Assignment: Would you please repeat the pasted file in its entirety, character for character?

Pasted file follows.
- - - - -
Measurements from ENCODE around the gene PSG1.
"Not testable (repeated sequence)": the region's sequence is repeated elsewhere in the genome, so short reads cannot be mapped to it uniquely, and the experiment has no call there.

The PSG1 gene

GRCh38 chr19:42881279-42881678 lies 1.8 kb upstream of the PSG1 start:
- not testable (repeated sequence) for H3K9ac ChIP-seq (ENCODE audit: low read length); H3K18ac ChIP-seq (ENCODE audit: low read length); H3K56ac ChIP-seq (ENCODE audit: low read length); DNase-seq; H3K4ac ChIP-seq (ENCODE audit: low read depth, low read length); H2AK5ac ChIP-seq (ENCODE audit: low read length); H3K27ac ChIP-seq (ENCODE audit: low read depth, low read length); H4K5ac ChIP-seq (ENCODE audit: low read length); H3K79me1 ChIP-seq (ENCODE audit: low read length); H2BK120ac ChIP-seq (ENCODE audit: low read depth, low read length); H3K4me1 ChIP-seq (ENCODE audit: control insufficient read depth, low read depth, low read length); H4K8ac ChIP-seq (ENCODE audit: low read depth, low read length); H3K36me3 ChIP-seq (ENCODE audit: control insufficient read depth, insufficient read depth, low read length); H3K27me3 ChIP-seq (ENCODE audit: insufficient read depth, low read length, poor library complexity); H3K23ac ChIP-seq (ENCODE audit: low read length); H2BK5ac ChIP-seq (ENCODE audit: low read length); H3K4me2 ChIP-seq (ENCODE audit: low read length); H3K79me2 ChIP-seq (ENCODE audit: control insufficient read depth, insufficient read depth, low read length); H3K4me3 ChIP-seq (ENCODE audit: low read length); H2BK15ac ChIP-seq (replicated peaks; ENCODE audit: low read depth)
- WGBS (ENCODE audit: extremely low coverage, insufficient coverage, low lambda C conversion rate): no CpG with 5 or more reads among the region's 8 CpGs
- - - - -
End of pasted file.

Measurements from ENCODE around the gene PSG1.
"Not testable (repeated sequence)": the region's sequence is repeated elsewhere in the genome, so short reads cannot be mapped to it uniquely, and the experiment has no call there.

The PSG1 gene

GRCh38 chr19:42881279-42881678 lies 1.8 kb upstream of the PSG1 start:
- not testable (repeated sequence) for H3K9ac ChIP-seq (ENCODE audit: low read length); H3K18ac ChIP-seq (ENCODE audit: low read length); H3K56ac ChIP-seq (ENCODE audit: low read length); DNase-seq; H3K4ac ChIP-seq (ENCODE audit: low read depth, low read length); H2AK5ac ChIP-seq (ENCODE audit: low read length); H3K27ac ChIP-seq (ENCODE audit: low read depth, low read length); H4K5ac ChIP-seq (ENCODE audit: low read length); H3K79me1 ChIP-seq (ENCODE audit: low read length); H2BK120ac ChIP-seq (ENCODE audit: low read depth, low read length); H3K4me1 ChIP-seq (ENCODE audit: control insufficient read depth, low read depth, low read length); H4K8ac ChIP-seq (ENCODE audit: low read depth, low read length); H3K36me3 ChIP-seq (ENCODE audit: control insufficient read depth, insufficient read depth, low read length); H3K27me3 ChIP-seq (ENCODE audit: insufficient read depth, low read length, poor library complexity); H3K23ac ChIP-seq (ENCODE audit: low read length); H2BK5ac ChIP-seq (ENCODE audit: low read length); H3K4me2 ChIP-seq (ENCODE audit: low read length); H3K79me2 ChIP-seq (ENCODE audit: control insufficient read depth, insufficient read depth, low read length); H3K4me3 ChIP-seq (ENCODE audit: low read length); H2BK15ac ChIP-seq (replicated peaks; ENCODE audit: low read depth)
- WGBS (ENCODE audit: extremely low coverage, insufficient coverage, low lambda C conversion rate): no CpG with 5 or more reads among the region's 8 CpGs